“When you’re putting your child’s life in a doctor’s hands, especially for something like this, you are trusting them,” Shumaker explained. “You do what they advise is best. “You don’t ask ‘will I be able to afford it?’ but ‘how soon can we get him started?’”
The therapy was one that had the teen enclosed in a Cyclotron, the machine that pinpoints and target-treats the tumor — an hour (or more) at a time — and with a mesh mask over his face that is bolted to the table that leads him into the machine. “There is music playing in the room and we could watch him the entire time,” Shumaker said of her son’s treatment. “The techs were so good to him. They really became close. You could tell when he would go in and his chest would rise and fall you could tell that he was a little nervous. The techs would start talking to him, asking him things and joking with him. I could just see his breathing become more even as he relaxed.”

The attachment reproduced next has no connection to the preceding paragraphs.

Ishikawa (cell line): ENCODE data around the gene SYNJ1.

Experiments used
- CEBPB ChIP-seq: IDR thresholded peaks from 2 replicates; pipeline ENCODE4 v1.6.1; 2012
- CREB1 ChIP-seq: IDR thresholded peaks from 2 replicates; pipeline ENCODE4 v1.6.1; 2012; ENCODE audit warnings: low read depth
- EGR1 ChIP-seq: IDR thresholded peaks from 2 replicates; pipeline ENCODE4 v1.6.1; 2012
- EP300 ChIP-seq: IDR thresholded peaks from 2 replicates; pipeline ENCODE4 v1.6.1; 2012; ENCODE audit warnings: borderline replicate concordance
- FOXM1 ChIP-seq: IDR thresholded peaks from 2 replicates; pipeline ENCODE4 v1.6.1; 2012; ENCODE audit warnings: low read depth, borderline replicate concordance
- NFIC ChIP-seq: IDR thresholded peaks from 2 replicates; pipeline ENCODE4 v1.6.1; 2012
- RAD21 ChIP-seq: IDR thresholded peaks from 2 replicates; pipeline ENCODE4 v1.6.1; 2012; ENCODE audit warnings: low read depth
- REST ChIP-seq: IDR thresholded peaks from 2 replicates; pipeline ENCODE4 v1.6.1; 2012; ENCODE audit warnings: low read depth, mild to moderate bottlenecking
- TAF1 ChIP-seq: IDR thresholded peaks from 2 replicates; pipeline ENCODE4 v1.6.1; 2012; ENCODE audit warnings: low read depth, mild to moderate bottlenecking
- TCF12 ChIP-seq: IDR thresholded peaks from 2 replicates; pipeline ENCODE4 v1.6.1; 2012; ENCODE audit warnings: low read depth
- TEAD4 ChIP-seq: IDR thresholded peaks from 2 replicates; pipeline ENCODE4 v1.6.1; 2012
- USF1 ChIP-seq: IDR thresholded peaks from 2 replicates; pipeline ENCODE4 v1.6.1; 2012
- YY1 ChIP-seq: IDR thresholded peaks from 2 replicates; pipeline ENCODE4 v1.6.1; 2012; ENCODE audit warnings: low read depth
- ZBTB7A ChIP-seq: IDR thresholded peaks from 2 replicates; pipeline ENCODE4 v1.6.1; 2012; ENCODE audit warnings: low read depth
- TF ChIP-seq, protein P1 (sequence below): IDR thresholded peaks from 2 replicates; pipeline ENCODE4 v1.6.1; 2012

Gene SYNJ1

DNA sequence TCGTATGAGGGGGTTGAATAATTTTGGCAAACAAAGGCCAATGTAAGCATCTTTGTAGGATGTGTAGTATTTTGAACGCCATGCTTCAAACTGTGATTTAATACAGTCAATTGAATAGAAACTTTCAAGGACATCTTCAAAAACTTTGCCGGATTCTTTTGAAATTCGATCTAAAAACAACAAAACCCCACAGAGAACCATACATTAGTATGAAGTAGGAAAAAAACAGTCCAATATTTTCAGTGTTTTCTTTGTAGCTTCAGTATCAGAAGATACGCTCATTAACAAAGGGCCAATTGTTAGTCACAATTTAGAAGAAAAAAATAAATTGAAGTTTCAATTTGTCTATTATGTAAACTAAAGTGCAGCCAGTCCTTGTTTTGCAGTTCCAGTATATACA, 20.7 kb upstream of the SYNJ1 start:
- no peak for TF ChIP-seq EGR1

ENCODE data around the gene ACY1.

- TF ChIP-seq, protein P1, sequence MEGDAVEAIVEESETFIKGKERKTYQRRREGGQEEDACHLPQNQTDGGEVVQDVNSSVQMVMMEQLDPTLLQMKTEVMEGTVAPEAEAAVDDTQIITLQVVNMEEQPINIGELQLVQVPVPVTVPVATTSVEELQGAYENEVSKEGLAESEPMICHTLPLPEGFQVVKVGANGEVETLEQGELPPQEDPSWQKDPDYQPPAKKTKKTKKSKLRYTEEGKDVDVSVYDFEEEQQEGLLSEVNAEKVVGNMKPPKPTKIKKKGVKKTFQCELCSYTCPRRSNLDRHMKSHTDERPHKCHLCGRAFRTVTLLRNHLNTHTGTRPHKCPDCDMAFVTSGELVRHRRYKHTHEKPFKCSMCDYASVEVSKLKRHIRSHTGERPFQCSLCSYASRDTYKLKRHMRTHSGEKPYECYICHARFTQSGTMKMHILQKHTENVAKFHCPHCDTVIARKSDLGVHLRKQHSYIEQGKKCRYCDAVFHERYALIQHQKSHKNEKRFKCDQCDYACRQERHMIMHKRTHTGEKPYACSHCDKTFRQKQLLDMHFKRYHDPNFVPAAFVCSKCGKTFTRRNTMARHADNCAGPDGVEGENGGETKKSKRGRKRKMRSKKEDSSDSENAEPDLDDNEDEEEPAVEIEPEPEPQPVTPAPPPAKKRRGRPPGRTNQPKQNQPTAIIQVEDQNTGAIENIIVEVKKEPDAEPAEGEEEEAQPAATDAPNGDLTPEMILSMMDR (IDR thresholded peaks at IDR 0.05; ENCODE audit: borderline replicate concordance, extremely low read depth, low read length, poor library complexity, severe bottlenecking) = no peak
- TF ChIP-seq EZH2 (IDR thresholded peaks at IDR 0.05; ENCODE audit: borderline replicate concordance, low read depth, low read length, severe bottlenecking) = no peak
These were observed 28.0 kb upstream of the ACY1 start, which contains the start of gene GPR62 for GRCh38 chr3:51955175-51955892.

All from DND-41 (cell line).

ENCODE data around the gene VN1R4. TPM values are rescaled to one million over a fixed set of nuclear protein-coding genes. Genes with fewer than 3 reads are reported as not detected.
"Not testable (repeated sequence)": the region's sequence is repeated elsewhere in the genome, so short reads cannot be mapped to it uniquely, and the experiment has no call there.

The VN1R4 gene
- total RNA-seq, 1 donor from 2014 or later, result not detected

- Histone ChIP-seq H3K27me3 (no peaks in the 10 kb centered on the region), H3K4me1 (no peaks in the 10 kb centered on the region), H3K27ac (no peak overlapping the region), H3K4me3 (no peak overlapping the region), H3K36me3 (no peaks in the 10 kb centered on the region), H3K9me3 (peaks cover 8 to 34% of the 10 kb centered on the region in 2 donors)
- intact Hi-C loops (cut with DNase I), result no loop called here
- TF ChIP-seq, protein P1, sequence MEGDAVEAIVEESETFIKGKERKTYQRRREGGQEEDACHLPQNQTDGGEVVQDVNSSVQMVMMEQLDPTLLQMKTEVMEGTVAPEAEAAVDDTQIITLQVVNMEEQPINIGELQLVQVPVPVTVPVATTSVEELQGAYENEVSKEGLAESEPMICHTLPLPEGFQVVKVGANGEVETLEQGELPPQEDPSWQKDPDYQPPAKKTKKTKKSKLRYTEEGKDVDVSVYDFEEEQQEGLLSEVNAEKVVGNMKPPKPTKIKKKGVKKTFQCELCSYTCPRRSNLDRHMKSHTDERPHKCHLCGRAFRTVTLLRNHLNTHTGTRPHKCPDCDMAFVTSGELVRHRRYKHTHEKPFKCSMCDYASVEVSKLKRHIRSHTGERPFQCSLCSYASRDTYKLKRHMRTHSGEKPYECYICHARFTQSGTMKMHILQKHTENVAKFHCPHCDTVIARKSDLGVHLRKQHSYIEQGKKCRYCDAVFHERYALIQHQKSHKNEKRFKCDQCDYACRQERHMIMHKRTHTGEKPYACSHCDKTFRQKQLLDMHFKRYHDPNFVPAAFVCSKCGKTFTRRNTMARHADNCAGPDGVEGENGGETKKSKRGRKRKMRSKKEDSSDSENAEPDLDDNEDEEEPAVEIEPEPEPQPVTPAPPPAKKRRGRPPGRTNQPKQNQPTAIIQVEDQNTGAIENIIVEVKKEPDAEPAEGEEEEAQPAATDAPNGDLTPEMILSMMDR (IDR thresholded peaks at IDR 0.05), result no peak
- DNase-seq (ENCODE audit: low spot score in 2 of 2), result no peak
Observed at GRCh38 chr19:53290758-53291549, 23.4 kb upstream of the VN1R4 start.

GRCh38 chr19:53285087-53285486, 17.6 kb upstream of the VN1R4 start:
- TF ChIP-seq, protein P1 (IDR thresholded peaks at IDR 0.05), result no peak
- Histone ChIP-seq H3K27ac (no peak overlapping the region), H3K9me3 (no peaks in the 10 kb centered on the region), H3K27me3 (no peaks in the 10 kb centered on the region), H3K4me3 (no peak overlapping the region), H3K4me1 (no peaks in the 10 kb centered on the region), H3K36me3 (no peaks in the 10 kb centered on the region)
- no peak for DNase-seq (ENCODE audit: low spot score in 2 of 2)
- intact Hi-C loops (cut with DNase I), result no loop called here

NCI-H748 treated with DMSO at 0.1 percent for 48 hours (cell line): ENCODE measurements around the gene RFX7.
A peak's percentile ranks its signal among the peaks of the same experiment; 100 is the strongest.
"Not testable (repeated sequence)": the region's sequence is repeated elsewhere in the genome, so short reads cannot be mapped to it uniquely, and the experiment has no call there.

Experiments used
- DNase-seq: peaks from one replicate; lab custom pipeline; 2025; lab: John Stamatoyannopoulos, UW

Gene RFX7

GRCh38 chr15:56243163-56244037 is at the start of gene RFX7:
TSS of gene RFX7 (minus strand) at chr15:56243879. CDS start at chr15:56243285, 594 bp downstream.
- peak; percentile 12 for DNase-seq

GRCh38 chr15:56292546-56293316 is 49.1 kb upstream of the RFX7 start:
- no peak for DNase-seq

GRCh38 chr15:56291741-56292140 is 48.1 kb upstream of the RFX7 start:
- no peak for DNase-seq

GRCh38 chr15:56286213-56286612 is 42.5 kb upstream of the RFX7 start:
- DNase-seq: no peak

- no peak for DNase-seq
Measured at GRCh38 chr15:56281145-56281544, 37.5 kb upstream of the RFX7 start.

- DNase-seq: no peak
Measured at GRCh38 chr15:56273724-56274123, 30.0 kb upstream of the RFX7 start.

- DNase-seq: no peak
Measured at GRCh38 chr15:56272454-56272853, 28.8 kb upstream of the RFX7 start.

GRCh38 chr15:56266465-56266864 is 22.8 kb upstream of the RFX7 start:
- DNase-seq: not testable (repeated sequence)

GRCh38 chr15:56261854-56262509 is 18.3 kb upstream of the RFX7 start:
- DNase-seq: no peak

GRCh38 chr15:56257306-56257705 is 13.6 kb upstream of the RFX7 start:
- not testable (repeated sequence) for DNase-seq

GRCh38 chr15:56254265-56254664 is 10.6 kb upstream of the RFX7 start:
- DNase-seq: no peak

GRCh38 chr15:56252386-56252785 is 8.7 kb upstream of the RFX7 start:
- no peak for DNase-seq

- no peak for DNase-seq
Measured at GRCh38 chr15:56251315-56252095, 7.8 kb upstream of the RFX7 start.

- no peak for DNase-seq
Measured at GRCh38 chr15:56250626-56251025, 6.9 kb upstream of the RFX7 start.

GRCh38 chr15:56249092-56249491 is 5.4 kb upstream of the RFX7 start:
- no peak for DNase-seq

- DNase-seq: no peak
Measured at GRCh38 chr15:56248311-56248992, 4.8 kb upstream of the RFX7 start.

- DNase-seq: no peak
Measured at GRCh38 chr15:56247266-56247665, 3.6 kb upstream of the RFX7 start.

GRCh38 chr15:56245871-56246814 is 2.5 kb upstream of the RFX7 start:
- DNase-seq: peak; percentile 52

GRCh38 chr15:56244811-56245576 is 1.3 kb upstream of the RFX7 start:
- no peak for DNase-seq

He was also supported by family, new friends and old friends. “I had the pleasure of taking some students to Bloomington to celebrate with Dylan and his family for the end of his radiation treatment,” explained Bremen High School Guidance Counselor Melissa Manges. “It kind of came up in conversation. Some of the kids wanted to go down there with him and I asked Mr. (Bruce) Jennings (the principal) if we could allow them to be excused.” She said Jennings was “truly awesome about it” ... as was Dylan and the medical center’s staff. “One of our (school’s) core values is ‘caring school community’ and our kids and principal couldn’t have better shown an example than that,” she said.
“The sophomore class is so very close,” said Shumaker. “It’s a really special group of kids.”